Applying mindfulness into your daily life | Health Column

Being mindful is the act of staying present, being aware of your surroundings and noticing new things without judgment.

  • Wednesday, August 7, 2019 8:30am
  • Life

By Allison Apfelbaum

Special to the Reporter

The term mindfulness is the act of staying present in each moment. This has been shown to be helpful for balancing mood as it decreases anxiety and worrying about the future as well as the prevention of being too stuck in the past. I would also like to discuss ways being mindful can help in our daily lives.

Have you ever thought to yourself that you wished you were more organized or less forgetful? How about looking around your desk at work or your home, is it full of clutter? The same would go for your computer and email as well as your phone — is it also full of junk mail? Being mindful is the act of staying present, being aware of your surroundings and noticing new things without judgment. I encourage you to once a week, clear your surrounding of clutter. Do laundry, straighten up the house, throw out old mail, it will also clear your mind of clutter. When you have clarity of mind you will feel more balanced and peaceful. I truly believe that your surroundings are an extension of yourself, so try to take care of them just as you would care for someone you love.

The next thing is to clear your mind of any negative thoughts, especially regarding yourself or others. If you make a mistake or something is not going well in your life, do you get down on yourself? I really think that being kind inside your mind can help flip your perspective on situations that aren’t seemingly working out in your favor. Imagine right now, a situation that isn’t ideal and imagine that it is already fixed. When you put positive thoughts into the universe, it will come back to you. This is also true with health, if you imagine yourself whole healthy and healed, your body can follow your mind.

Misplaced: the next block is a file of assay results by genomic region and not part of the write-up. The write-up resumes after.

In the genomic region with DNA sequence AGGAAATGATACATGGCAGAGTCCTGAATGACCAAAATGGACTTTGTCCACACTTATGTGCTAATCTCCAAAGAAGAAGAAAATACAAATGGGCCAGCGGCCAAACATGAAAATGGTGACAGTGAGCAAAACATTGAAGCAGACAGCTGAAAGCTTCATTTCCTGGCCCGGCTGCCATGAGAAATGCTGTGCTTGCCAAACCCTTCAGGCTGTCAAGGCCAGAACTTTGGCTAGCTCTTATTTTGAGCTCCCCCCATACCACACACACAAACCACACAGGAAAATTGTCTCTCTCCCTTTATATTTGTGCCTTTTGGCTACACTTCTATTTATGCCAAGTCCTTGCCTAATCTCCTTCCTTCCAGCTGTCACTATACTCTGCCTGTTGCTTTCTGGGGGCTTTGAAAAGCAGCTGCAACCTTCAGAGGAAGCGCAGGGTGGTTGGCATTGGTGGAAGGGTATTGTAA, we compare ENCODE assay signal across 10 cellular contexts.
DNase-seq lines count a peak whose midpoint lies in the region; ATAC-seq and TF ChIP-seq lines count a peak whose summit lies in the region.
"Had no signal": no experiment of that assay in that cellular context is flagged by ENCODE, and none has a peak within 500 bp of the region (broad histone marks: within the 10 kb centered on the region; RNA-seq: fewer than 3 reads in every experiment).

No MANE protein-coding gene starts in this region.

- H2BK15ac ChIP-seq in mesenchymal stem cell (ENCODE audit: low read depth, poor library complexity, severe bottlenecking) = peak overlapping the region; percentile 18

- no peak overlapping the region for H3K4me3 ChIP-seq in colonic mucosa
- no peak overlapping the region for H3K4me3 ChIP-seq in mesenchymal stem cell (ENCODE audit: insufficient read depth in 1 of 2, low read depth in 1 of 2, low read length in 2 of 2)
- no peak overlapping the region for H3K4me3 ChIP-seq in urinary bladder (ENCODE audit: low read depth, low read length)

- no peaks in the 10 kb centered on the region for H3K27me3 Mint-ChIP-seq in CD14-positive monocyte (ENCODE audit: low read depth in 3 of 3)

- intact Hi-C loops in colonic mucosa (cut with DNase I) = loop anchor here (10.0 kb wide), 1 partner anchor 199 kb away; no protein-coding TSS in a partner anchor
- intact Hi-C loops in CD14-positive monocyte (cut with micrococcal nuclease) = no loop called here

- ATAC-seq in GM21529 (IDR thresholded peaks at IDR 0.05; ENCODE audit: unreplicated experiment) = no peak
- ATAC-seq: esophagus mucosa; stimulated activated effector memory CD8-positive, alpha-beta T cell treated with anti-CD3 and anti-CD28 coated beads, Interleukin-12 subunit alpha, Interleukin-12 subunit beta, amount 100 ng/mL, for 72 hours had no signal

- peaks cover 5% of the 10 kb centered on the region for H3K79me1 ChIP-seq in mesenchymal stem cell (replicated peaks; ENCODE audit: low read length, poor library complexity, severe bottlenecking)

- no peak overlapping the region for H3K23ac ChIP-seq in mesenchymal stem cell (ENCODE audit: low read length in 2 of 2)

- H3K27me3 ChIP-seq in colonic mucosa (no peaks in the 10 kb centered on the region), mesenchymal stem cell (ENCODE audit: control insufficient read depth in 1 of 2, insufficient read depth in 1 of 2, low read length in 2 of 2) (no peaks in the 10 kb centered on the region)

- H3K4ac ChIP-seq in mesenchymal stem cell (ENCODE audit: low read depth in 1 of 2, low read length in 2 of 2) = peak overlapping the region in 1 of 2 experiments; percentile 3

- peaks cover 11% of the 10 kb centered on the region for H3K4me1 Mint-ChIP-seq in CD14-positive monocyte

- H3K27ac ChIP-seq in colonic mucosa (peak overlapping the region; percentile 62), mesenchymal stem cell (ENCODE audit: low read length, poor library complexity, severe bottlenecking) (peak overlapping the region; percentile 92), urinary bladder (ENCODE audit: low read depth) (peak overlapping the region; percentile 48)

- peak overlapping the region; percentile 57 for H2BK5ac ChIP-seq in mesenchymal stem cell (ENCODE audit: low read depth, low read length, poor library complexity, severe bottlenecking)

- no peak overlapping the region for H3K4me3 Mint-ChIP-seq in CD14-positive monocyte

The brain heals in “theta wave” state. To get to this, you must do something relaxing. I often tell patients to pick something that relaxes them such as yoga, a hot bath with epsom salts, massage, meditation or acupuncture. If you are constantly stuck in “fight or flight,” your nervous system is on alert and you will feel jittery or anxious. Switching to the more relaxed parasympathetic state “rest and digest” can improve sleep, help digestion and repair the nervous system. If you are new to meditation, try a guided visualization exercise even for 10 minutes at a time. Meditating and being mindful takes practice and over time it will become more natural and easy to do.

The last point I will make about mindfulness is how to train your body to stay more grounded. When you connect with nature or with the ground it can help make you feel more calm, and take you out of your racing thoughts. Right now, feel your feet flat on the floor, sit all the way back in your chair and relax your shoulders. Use your five senses to look around the room and notice something new, what do you see, hear, or feel in the air? Now, pay attention to any thoughts that you are thinking right now and let them be, it’s ok to try not to resolve them. Do you feel more relaxed already? A guided meditation can actually help you close your eyes and visit a relaxing place in your mind that you can actually practice at anytime. I hope these tips help you connect your body and mind and live a more peaceful lifestyle.

Dr. Allison Apfelbaum is a naturopathic primary care doctor in Woodinville. To learn more go to www.treeofhealthmedicine.com or call 425-408-0040.

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